Design of a parallel shoulder assistive robot with pneumatic muscle actuators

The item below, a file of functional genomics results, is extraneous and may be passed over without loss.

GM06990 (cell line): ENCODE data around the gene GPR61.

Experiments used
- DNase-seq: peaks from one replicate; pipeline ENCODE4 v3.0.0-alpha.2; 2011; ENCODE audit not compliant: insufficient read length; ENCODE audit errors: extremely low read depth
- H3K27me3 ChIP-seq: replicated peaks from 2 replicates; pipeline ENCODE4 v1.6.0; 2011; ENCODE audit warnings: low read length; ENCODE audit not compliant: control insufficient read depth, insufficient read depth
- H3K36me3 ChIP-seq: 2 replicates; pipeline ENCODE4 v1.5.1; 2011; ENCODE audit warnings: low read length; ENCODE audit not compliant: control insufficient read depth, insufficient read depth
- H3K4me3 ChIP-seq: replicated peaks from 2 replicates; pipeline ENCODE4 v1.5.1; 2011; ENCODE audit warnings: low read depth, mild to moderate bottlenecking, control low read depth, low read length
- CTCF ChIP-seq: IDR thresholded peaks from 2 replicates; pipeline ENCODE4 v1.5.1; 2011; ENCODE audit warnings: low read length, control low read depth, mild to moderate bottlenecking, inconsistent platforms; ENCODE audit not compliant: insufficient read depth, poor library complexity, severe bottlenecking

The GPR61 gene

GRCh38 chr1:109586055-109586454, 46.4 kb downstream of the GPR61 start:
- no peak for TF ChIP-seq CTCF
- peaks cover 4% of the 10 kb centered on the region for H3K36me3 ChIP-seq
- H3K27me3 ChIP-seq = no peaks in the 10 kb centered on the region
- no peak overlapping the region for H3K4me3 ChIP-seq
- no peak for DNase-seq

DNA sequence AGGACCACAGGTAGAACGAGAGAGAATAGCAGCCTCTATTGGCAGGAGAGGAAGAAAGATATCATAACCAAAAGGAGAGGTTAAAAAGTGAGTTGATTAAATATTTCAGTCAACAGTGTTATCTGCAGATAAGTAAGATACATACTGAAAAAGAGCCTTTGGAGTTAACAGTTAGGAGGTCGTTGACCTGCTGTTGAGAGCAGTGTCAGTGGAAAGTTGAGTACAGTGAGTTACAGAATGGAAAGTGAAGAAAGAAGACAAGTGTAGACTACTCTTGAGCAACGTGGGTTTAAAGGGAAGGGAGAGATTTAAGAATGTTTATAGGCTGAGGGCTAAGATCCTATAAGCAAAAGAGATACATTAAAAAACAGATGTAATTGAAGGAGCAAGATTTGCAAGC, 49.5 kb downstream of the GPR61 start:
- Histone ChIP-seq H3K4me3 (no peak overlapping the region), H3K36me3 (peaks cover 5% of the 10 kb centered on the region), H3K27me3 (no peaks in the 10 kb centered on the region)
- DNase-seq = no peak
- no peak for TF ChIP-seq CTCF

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Given the increasing stroke incidence and ageing population, robotic assistance for people suffering from physically weak upper limbs in their activities of daily life (ADL) is becoming more promising. However, most of the current upper limb assistive robots (or upper limb exoskeletons) are bulky and heavy when designed to meet the requirements of sufficient degrees of freedom (DoFs), workspace and joint torques. The objective of this thesis is to develop dynamic models of pneumatic actuators and design a new mechanism towards developing a compact and lightweight upper limb exoskeleton, while providing proper kinematic capability to assist a human’s upper limbs in their ADL. This research first focused on parallel mechanisms given their advantages of compactness and high stiffness. Multiple parallel mechanisms are reviewed in terms of their capability in delivering 3D rotational motion and safety concerning the forces transmitted to the shoulder joint when mechanisms are applied as a shoulder joint. Then, a 3UPU wrist mechanism is selected given its superior kinematic capability. An alternative forward kinematics solution for the 3UPU wrist mechanism is presented so that the upper limb’s orientation can be estimated using the universal joint’s rotation angles on the base, rather than measuring the mechanism’s limb length. Pneumatic muscle actuators (PMAs) are then selected for driving the robotic exoskeleton because of their superiority of high strength-to-weight ratio and inherent elasticity. An enhanced dynamic force model is developed to depict the PMA’s nonlinear relationship between its length, pressure and external load. By introducing a model of Coulomb friction element, this dynamic force model overcomes the problems related to the current over-simplified models. The improvement of this enhanced model is evidently witnessed in situations where softer and more elastic PMAs are pressurised to perform large contractions. A 3UPU wrist mechanism test rig that can measure the universal joint angles is developed for verifying the mechanism’s inverse kinematics and the proposed alternative forward kinematics. Experimental results validated the inverse kinematics of this mechanism in most cases and verified the solutions of platform orientation obtained from the alternative forward kinematics. A prototype exoskeleton is developed based on the 3UPU wrist mechanism, and is used to test the performance of the PMAs and the 3UPU wrist mechanism. A proportional–integral (PI) controller is used for the PMA position control. Two basic ADL movements are tested on the prototype. The experimental results and future work are then discussed.
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